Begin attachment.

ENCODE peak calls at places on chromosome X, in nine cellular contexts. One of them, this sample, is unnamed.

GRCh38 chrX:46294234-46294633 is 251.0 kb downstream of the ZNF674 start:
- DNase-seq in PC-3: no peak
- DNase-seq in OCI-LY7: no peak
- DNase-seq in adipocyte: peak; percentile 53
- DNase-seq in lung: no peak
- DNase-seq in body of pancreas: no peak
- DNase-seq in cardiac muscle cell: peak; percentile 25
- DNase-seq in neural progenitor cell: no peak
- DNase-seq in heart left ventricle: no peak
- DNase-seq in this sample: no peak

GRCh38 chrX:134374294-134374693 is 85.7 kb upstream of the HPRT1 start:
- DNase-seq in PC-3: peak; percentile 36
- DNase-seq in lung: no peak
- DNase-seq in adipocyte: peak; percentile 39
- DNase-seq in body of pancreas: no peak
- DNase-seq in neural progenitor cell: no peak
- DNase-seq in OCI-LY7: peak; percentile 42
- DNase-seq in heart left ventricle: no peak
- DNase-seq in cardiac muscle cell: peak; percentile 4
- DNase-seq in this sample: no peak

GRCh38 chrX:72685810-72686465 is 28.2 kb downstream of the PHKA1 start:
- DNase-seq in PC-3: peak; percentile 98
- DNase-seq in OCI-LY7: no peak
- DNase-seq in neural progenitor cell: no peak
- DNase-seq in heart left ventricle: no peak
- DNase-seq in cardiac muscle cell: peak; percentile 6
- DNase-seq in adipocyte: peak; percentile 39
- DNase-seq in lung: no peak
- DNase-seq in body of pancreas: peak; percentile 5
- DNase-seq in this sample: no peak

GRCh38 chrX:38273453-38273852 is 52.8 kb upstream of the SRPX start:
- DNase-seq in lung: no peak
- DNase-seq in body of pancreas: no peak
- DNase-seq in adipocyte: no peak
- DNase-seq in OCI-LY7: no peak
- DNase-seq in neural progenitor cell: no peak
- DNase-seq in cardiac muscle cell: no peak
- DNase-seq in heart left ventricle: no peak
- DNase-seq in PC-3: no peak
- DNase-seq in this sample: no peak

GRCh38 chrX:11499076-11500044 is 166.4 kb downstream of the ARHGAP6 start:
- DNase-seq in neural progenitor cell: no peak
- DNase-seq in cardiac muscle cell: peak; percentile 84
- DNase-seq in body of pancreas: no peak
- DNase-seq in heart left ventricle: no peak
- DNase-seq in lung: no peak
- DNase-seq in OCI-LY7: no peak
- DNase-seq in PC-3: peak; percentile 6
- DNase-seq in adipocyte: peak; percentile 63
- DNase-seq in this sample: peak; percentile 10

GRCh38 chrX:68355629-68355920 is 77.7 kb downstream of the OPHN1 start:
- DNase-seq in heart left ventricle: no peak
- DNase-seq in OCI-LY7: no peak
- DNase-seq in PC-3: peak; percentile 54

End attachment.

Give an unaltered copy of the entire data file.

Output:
ENCODE peak calls at places on chromosome X, in nine cellular contexts. One of them, this sample, is unnamed.

GRCh38 chrX:46294234-46294633 is 251.0 kb downstream of the ZNF674 start:
- DNase-seq in PC-3: no peak
- DNase-seq in OCI-LY7: no peak
- DNase-seq in adipocyte: peak; percentile 53
- DNase-seq in lung: no peak
- DNase-seq in body of pancreas: no peak
- DNase-seq in cardiac muscle cell: peak; percentile 25
- DNase-seq in neural progenitor cell: no peak
- DNase-seq in heart left ventricle: no peak
- DNase-seq in this sample: no peak

GRCh38 chrX:134374294-134374693 is 85.7 kb upstream of the HPRT1 start:
- DNase-seq in PC-3: peak; percentile 36
- DNase-seq in lung: no peak
- DNase-seq in adipocyte: peak; percentile 39
- DNase-seq in body of pancreas: no peak
- DNase-seq in neural progenitor cell: no peak
- DNase-seq in OCI-LY7: peak; percentile 42
- DNase-seq in heart left ventricle: no peak
- DNase-seq in cardiac muscle cell: peak; percentile 4
- DNase-seq in this sample: no peak

GRCh38 chrX:72685810-72686465 is 28.2 kb downstream of the PHKA1 start:
- DNase-seq in PC-3: peak; percentile 98
- DNase-seq in OCI-LY7: no peak
- DNase-seq in neural progenitor cell: no peak
- DNase-seq in heart left ventricle: no peak
- DNase-seq in cardiac muscle cell: peak; percentile 6
- DNase-seq in adipocyte: peak; percentile 39
- DNase-seq in lung: no peak
- DNase-seq in body of pancreas: peak; percentile 5
- DNase-seq in this sample: no peak

GRCh38 chrX:38273453-38273852 is 52.8 kb upstream of the SRPX start:
- DNase-seq in lung: no peak
- DNase-seq in body of pancreas: no peak
- DNase-seq in adipocyte: no peak
- DNase-seq in OCI-LY7: no peak
- DNase-seq in neural progenitor cell: no peak
- DNase-seq in cardiac muscle cell: no peak
- DNase-seq in heart left ventricle: no peak
- DNase-seq in PC-3: no peak
- DNase-seq in this sample: no peak

GRCh38 chrX:11499076-11500044 is 166.4 kb downstream of the ARHGAP6 start:
- DNase-seq in neural progenitor cell: no peak
- DNase-seq in cardiac muscle cell: peak; percentile 84
- DNase-seq in body of pancreas: no peak
- DNase-seq in heart left ventricle: no peak
- DNase-seq in lung: no peak
- DNase-seq in OCI-LY7: no peak
- DNase-seq in PC-3: peak; percentile 6
- DNase-seq in adipocyte: peak; percentile 63
- DNase-seq in this sample: peak; percentile 10

GRCh38 chrX:68355629-68355920 is 77.7 kb downstream of the OPHN1 start:
- DNase-seq in heart left ventricle: no peak
- DNase-seq in OCI-LY7: no peak
- DNase-seq in PC-3: peak; percentile 54